Certainly, Advent is a reminder to us that we must not be deceived by the lies of the enemy and we must be careful to follow the commands of our God, but the main theme of Advent is still to be one of anticipation and joy in the hope of the imminent return of King Jesus. There will be plenty of time during our journey through the church year to focus on our sins, It begins in Epiphany when we hear about the coming of the Kingdom and the face the reason that Jesus had to come and deal with our sins. Then we move through the season of Lent where we acknowledge that Jesus came to expose our sins that there might be healing and restoration. This coming full circle from the joyous celebration of Advent through the realization of what our sins cost the Savior prepares us for the somber reality of Good Friday. That realization prepares us to hear the Good News on Resurrection Sunday. We are taking the same journey that the disciples took and asking God through the Holy Spirit to produce in us the same surrender and commitment to Jesus that they manifested.

When Christ returns in glory and power, he is bringing ultimate and final victory to his people, God himself will be with us in his Holy presence. Listen again to the joy and wonder that Zechariah describes in verses 6–9,

On that day there shall be no light, cold, or frost. 7 And there shall be a unique day, which is known to the Lord, neither day nor night, but at evening time there shall be light. 8 On that day living waters shall flow out from Jerusalem, half of them to the eastern sea and half of them to the western sea. It shall continue in summer as in winter.9 And the Lord will be king over all the earth. On that day the Lord will be one and his name one.

Isn’t this a wonderful picture? For those of you who are always cold, it will be perfect for you. God’s glory will be the light for the city and as a result of the presence of the Lord a refreshing stream of water will bring healing and refreshment to those who seek refuge in him. In the scriptures water is often a symbol of the blessings of salvation (Isaiah 55:1–5; Ezekiel 47:1–17; John 4:10–14) especially from the Holy Spirit (John 7:37–39). Listen to the description of this scene from Revelation 22:1–5,

Then the angel showed me the river of the water of life, bright as crystal, flowing from the throne of God and of the Lamb 2 through the middle of the street of the city; also, on either side of the river, the tree of life with its twelve kinds of fruit, yielding its fruit each month. The leaves of the tree were for the healing of the nations. 3 No longer will there be anything accursed, but the throne of God and of the Lamb will be in it, and his servants will worship him. 4 They will see his face, and his name will be on their foreheads. 5 And night will be no more. They will need no light of lamp or sun, for the Lord God will be their light, and they will reign forever and ever.

When I read what is in store for those who have given their lives to the glory of God in Christ, I can’t help but have a spirit of anticipation. All this comes to anyone who bows down to Jesus Christ as Lord and King and embraces the sacrifice that he made for them upon the cross. It really is quite amazing to look back through the Old Testament into the New seeing how imperfect and weak the “heroes” of our faith really were. Abraham who was an old man when he first encountered God, Jacob who was a deceiver and a cheat, Joseph an arrogant teenager and braggart, Moses a murderer, Gideon a frightened Baal worshipper, David an adulterer and murderer, Solomon a very serious womanizer, Hezekiah a king who was afraid to fully trust God, and a young Jewish girl from a small insignificant village in the middle of nowhere. None of these characters would qualify as impressive in a world where bigger is better and super stars are the example of greatness. No one would see them as an example of greatness worth following.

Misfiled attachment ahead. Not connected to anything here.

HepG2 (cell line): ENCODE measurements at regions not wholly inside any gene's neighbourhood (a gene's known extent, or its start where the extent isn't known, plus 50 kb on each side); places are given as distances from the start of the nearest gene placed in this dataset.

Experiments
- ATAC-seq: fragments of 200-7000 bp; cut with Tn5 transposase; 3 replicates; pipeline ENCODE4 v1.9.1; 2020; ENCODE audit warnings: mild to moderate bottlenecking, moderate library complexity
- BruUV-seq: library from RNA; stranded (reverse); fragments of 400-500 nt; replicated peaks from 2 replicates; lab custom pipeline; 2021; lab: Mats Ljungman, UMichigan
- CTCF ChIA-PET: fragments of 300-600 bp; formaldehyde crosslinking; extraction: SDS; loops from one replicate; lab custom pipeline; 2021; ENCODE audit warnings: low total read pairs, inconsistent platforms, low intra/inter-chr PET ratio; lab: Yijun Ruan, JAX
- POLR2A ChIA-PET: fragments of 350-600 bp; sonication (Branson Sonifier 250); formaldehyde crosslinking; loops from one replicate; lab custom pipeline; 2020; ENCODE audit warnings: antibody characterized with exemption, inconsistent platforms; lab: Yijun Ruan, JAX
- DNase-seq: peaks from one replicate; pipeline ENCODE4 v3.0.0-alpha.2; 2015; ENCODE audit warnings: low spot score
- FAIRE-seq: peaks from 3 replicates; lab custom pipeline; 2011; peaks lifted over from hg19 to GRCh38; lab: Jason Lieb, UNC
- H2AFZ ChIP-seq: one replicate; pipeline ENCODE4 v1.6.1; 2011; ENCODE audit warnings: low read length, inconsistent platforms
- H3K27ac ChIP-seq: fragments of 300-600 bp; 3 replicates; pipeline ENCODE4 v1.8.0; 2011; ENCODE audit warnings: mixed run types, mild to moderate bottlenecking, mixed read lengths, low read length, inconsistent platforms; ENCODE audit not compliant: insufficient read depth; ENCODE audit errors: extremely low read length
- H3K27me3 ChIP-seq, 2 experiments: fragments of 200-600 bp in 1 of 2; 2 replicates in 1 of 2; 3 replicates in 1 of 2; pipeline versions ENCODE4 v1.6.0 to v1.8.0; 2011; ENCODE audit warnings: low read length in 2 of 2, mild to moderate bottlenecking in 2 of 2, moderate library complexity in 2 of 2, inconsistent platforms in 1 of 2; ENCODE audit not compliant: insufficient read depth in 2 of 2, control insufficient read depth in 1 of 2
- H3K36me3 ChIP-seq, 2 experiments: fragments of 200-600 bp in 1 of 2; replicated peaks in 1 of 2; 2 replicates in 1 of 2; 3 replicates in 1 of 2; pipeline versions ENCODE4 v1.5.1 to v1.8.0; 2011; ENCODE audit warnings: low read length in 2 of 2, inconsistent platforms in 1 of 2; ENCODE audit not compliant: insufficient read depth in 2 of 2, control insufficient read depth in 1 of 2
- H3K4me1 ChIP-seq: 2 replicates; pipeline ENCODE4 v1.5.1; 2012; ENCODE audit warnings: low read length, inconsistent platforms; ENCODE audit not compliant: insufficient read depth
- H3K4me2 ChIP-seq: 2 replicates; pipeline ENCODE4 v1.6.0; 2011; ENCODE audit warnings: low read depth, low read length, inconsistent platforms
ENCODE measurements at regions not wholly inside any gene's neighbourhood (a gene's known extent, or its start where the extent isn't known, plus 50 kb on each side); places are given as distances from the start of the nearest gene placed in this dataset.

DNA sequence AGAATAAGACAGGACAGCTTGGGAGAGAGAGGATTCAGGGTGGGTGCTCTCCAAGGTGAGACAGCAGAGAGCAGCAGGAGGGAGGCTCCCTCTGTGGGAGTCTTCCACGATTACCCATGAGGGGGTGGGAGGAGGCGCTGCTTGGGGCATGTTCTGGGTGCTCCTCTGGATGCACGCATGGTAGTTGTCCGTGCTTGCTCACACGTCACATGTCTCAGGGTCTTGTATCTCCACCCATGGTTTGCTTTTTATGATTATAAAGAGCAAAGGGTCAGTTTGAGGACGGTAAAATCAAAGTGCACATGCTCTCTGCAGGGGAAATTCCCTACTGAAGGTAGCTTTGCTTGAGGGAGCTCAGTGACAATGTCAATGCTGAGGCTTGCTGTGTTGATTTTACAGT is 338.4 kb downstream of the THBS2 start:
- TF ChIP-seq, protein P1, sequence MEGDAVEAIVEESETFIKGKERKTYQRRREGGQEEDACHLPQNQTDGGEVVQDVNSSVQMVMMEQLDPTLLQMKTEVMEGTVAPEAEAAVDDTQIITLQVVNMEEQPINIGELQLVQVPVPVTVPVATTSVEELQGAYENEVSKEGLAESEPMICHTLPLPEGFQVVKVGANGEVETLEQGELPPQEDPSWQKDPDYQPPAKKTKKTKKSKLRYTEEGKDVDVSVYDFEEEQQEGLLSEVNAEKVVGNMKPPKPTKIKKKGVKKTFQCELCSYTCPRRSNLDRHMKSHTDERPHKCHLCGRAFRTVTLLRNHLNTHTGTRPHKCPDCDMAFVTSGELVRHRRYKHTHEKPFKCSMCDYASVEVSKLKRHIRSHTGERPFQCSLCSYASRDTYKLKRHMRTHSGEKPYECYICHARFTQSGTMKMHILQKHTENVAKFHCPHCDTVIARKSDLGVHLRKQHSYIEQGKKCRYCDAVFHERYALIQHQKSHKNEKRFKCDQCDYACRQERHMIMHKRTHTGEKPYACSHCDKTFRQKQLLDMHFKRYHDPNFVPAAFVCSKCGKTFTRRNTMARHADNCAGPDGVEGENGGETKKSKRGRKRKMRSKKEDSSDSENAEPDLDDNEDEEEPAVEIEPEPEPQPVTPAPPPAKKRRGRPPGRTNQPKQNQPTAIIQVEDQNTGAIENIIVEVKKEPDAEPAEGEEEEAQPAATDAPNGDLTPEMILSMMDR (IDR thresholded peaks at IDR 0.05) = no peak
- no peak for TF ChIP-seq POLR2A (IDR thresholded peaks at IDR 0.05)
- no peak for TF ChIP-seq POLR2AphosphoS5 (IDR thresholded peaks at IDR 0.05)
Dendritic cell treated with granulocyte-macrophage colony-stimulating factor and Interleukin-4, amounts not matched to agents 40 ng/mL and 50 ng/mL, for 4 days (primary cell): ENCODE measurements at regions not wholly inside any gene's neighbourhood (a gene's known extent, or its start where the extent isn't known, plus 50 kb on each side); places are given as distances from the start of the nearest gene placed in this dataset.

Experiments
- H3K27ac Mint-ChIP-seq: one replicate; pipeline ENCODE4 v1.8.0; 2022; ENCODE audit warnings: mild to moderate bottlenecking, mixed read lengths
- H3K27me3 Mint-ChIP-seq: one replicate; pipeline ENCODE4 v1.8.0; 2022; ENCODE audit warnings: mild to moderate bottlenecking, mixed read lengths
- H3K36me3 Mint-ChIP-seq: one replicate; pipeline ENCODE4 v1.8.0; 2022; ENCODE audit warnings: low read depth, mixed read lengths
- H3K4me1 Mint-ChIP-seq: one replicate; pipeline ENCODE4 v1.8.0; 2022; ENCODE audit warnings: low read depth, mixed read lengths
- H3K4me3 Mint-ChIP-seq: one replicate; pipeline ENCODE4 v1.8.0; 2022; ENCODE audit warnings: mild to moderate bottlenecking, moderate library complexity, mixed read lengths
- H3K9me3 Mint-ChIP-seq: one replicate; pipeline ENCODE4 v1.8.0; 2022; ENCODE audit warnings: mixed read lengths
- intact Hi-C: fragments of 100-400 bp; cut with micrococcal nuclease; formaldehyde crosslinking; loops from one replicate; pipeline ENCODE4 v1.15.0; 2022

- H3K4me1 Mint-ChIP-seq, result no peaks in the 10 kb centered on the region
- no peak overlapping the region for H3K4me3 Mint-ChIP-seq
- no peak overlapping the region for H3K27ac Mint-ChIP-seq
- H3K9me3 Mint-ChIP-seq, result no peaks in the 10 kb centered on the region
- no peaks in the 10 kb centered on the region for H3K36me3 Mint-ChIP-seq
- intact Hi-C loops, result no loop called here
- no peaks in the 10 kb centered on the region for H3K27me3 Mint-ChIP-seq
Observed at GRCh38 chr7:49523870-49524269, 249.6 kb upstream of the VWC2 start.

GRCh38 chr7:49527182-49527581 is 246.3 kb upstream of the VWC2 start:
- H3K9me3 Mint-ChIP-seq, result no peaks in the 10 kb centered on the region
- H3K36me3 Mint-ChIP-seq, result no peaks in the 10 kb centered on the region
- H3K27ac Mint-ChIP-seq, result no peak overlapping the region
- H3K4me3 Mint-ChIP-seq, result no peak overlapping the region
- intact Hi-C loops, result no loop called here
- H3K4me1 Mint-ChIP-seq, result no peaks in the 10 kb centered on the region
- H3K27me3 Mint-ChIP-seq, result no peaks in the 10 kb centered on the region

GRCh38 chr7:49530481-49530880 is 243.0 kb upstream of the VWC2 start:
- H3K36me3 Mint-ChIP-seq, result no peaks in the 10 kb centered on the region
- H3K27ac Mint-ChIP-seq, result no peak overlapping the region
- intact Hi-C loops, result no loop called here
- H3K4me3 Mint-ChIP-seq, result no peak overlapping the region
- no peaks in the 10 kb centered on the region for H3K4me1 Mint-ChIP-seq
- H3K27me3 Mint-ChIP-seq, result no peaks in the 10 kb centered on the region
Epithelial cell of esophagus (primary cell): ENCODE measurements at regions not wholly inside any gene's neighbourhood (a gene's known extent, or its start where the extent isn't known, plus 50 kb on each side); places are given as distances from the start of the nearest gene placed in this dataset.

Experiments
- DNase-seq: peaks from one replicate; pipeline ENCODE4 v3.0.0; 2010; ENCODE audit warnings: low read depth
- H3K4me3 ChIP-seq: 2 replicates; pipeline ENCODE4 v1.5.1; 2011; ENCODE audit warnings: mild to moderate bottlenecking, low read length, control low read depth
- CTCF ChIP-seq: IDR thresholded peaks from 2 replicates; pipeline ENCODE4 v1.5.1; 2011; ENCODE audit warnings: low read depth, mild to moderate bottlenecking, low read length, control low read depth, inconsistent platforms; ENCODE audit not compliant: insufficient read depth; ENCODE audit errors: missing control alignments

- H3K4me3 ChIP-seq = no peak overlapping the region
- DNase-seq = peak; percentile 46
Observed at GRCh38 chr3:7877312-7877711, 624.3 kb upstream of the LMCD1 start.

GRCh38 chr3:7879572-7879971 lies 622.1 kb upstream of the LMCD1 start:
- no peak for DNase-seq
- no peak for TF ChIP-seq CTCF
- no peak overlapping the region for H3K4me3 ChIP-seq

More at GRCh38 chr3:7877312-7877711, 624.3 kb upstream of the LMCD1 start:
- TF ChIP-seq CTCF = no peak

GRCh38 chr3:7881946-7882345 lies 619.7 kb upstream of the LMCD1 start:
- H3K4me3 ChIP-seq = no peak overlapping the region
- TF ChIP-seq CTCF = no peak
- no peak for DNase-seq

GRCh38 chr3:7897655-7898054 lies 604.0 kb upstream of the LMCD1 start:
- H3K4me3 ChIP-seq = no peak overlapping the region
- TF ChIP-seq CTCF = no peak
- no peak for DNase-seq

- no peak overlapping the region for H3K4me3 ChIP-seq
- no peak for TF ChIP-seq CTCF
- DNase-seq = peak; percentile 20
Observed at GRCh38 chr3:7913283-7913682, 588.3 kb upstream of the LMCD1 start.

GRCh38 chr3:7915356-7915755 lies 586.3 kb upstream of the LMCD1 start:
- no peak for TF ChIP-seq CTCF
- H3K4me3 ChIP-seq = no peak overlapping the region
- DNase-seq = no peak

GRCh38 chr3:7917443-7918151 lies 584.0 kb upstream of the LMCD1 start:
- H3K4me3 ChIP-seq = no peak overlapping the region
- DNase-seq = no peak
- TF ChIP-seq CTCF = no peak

I believe that God appears to want to use the small, insignificant and inadequate to accomplish extraordinary things in his kingdom because this is how he receives the greatest glory. There is no room for self-righteousness in God’s plan because none of us is able to accomplish his will on our own.

This Advent season we must focus on the main reason for the season and that is to provide hope. The incarnation of Jesus was to bring hope to those who had none, strength to those who are weak and healing to those who were physically, spiritually and emotionally sick. Both the Season of Advent and the Season of Lent bring us hope. Not just the hope that things will somehow get better or the lessening of pain and suffering but that God’s desire for us is for a new beginning. Jesus came that we might have life full of promise and meaning as we encounter the living God and live into the joy of relationship with him that we were designed for.

We live in a world of the “quick fix”. We want what we want right now. We want pain and suffering to stop and God’s promises to be fully realized now. It has been my experience that those who suffer and yet still hope in God have a deeper experience and understanding of God than those who have had very little trouble. In those times of my life where there didn’t seem to be any relief from the painful circumstances that characterized our lives, it was by continually crying out to God that I found the greatest comfort. I discovered that even though the situations didn’t change, I did. It was because I found that God was what I needed more than a change in my circumstances. I still prayed for relief and for answers to the dilemma’s, but I did so with a stronger faith that what God was doing was ultimately best. Even during those times where there was no evidence of things getting better, I continued to see the possibility of relief and joy because of who God is. Frankly, what I want more than anything else is more and more of God. The Good News is that he wants you and I to have more of him to. That I think is the wonder of Advent.

Let’s pray

©2018 Rev. Mike Moffitt